Democratic Rep. Edolphus Towns hasn’t yet retired from the Brooklyn seat he has held for nearly three decades, but that hasn’t stopped two of his would-be successors from starting to look past him — and toward the very different visions of black political leadership they see in the district’s future.
In one corner is New York Assemblyman Hakeem Jeffries, a onetime corporate lawyer who earlier this month filed paperwork to open a congressional account, putting his marker down for a seat he’s long eyed. In the other is City Councilman Charles Barron, a former Black Panther and longtime black activist, who pulled 37 percent of the vote when he ran against Towns in 2006 and has said he is planning to run again.
The looming race presents two clashing philosophies of black politics: the state lawmaker reaching for post-racial politics and the protest-oriented city councilman who espouses what he calls “radical progressivism.”
It’s a difference the 76-year-old Towns knows well.
“Barron is kind of a community activist, and of course, Jeffries worked within the Democratic structure and worked with the so-called Democratic leadership,” Towns said. “Barron is outside of that world and is an activist, which is very different.”
Jeffries’s rise has been telegraphed for years: In the rough-and-tumble world of Gotham politics, few figures are more buzzed about than the state assemblyman, who routinely draws comparisons to another 40-something African-American pol who made his mark in his state’s Legislature before heading to Washington.
“How Hakeem Jeffries Became the Barack of Brooklyn” blared the headline of a recent New York Observer profile of the assemblyman’s rise to prominence.
Barron is an outspoken force on the New York City political scene — he unsuccessfully challenged Towns in 2006 and waged an unsuccessful gubernatorial bid in 2010 in which he slammed the Democratic Party for taking black voters for granted and called now-Gov. Andrew Cuomo’s choice of a white candidate for lieutenant governor a “slap in the face.”
The likely candidates would draw support from very different portions of the district: While Jeffries is expected to pick up backing from areas like Brooklyn Heights and gentrifying Fort Greene, Barron has long counted the area’s projects as his base.
The fireworks have already begun. To hear the blunt Barron tell it, Jeffries is a “club guy” and part of a movement that, he said, “de-emphasized race and is go-along to get-along.”
“We need fighters — people who are going to be extremely active, extremely progressive and who will have no interest in corporate interests,” he said. “I don’t think much of Hakeem Jeffries.”
“It’s time for a change to what I would call radical progressivism,” said Barron. “That’s the kind of change we need in Brooklyn.”
Beyond the Barron base, Jeffries is often seen as the epitome of the new black pol — an Obama-like figure who sought to ascend Democratic politics by working within the party structure instead of opposing it.
That approach “is a reflection of the changing face of African-Americans in New York and in this country,” said Kevin Wardally, a Democratic consultant deeply involved with local black politics in New York.
Publicly at least, Towns is taking a chest-thumping approach to Jeffries’s interest in his seat — declaring that he has no intention to retire and suggesting the assemblyman is an impatient up-and-comer who should wait his turn.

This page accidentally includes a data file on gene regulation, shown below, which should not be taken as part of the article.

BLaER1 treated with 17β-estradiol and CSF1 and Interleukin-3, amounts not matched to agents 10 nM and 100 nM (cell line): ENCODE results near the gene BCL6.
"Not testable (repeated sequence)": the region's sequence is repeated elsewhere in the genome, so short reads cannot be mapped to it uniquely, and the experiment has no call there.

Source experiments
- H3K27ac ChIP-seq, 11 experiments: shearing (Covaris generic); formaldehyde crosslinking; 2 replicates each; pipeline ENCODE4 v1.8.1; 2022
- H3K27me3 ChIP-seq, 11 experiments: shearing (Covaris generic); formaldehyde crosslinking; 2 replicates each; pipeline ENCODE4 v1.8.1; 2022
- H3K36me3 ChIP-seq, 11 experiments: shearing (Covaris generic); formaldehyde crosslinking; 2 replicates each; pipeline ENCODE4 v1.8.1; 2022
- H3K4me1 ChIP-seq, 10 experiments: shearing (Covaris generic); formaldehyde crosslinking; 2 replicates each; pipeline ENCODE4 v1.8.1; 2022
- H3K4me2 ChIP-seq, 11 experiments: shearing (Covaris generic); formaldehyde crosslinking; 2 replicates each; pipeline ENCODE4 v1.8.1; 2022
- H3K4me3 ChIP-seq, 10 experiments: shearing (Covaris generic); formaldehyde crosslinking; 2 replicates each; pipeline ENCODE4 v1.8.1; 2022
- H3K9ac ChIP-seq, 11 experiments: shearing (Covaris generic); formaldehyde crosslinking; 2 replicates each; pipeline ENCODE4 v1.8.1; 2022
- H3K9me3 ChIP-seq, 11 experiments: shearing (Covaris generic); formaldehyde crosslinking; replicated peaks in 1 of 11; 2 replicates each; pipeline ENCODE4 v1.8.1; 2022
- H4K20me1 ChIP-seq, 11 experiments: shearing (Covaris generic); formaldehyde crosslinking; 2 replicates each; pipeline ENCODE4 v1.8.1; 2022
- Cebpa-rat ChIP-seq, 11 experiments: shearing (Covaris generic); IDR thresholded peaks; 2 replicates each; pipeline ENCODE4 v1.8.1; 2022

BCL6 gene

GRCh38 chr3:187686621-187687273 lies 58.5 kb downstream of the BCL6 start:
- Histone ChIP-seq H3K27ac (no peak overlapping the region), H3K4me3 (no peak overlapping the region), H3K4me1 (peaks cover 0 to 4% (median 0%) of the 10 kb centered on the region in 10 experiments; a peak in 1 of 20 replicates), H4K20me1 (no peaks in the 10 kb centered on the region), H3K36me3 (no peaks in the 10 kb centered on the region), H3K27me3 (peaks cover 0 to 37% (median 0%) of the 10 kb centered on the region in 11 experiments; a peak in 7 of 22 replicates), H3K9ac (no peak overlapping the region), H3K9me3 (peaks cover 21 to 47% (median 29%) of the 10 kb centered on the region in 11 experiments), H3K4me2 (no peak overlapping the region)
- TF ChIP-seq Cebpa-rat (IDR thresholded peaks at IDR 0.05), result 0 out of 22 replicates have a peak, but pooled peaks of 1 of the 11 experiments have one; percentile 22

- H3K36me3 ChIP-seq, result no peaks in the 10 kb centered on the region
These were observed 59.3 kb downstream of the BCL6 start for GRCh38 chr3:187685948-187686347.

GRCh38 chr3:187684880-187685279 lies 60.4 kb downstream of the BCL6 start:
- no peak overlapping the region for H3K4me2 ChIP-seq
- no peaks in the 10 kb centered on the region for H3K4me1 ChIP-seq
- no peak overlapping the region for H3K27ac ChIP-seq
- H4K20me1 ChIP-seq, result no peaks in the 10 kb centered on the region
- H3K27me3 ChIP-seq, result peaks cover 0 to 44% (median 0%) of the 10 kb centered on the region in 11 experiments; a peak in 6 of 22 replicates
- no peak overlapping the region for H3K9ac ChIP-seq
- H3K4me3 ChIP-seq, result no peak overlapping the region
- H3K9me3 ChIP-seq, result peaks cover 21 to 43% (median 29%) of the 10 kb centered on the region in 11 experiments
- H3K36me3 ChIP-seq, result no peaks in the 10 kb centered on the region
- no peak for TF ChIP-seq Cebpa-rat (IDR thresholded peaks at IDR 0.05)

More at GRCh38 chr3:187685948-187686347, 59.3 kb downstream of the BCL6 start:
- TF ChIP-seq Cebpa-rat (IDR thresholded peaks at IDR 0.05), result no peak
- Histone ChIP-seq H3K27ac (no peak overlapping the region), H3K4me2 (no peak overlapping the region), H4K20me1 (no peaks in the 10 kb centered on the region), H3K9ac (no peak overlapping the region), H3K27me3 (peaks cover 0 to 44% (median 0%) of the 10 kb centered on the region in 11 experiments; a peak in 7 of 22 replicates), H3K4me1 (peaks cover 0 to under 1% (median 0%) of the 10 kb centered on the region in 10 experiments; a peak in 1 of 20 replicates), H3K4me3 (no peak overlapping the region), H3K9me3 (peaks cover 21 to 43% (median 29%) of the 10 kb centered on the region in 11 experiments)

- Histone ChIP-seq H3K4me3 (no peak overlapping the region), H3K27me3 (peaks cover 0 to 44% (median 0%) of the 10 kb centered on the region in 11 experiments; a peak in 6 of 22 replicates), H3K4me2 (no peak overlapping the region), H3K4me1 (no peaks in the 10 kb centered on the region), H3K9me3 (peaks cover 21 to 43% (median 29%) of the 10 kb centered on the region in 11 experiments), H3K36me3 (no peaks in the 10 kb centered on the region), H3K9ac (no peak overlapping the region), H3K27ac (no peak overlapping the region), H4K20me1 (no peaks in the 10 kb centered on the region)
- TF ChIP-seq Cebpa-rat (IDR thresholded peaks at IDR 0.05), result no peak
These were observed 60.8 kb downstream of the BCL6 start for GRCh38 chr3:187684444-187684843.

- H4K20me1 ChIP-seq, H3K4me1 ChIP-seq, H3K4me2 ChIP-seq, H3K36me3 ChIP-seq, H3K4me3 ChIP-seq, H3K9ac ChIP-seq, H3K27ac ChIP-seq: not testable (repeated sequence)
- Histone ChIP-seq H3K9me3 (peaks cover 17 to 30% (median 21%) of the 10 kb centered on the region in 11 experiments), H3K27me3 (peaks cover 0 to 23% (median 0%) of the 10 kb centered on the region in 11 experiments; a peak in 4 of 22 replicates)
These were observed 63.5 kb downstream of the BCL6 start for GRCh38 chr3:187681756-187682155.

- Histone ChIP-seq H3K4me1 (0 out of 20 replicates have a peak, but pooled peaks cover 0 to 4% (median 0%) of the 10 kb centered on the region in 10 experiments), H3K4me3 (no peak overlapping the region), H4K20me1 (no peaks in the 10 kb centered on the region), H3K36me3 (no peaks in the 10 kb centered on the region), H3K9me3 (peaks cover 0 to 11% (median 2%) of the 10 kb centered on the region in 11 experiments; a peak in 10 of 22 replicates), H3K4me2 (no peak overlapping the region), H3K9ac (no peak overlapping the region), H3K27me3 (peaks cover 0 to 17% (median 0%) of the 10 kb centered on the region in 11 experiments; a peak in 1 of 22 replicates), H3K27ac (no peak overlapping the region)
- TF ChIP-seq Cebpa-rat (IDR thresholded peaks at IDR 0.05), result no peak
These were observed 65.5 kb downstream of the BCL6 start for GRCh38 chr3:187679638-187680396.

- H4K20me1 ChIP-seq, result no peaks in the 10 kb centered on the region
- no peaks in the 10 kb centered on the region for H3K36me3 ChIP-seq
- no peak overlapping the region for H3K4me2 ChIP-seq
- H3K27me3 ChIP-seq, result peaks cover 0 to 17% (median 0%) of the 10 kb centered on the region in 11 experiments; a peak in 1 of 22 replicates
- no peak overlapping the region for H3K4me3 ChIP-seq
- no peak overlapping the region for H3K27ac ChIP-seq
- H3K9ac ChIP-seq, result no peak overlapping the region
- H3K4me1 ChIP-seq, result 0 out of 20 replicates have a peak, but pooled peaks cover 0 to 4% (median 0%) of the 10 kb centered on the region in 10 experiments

“He was standing with me the last time, talking about how great I was. I’m sure that’s not the same person,” Towns said, laughing at the mention of Jeffries’s name.
The congressman wouldn’t offer anything more than lukewarm words for his potential successor, saying only that Jeffries has done a “capable job in the Assembly.”
Towns said he was working 13 to 14 hours a day and hadn’t given thought to who would take his place.
“I’m enjoying it,” he said.
But the New York congressman’s long political career has been in decline. Late last year, House Speaker Nancy Pelosi tapped Maryland Rep. Elijah Cummings to replace Towns as the top Democrat on the Oversight and Government Reform Committee — an embarrassing blow that seemed to display the Democratic leadership’s lack of confidence in the veteran congressman.
For years, it had been widely assumed in New York political circles that former Assemblyman Darryl Towns was next in line for his father’s seat. But earlier this year, Towns joined Cuomo’s administration in a post overseeing a key housing agency, seemingly confirming that the younger Towns isn’t looking to make the move to Washington.
Darryl Towns, the congressman acknowledged, is “looking to do something different.”
While Towns allies refrain from addressing Jeffries directly, it’s clear they are sensitive to the questions surrounding the longtime Brooklyn congressman’s succession and don’t like the idea of him being pushed out before he’s ready to go.
“There’s always a changing of the guard, and I don’t think that a changing of the guard means you have to put someone out,” said Democratic Rep. Gregory Meeks, a fellow black congressman who recalled waiting for Rep. Floyd Flake to retire before launching a campaign for his southeastern Queens-area seat. “What you have to do is make sure you’re in a position, should the opportunity present itself, that you can step forward — and there are ways of doing that without putting anybody aside.”
Recognizing those concerns, Jeffries has sought to engineer a low-key campaign kickoff. Jeffries did not respond to a request for comment. His campaign website makes no mention of Towns and simply lists his biography, noting that he’s opened an “exploratory committee.”
But there are signs that the Jeffries wheels are in motion. On Sunday evening, the state assemblyman held a Williamsburg fundraiser benefiting his nascent campaign.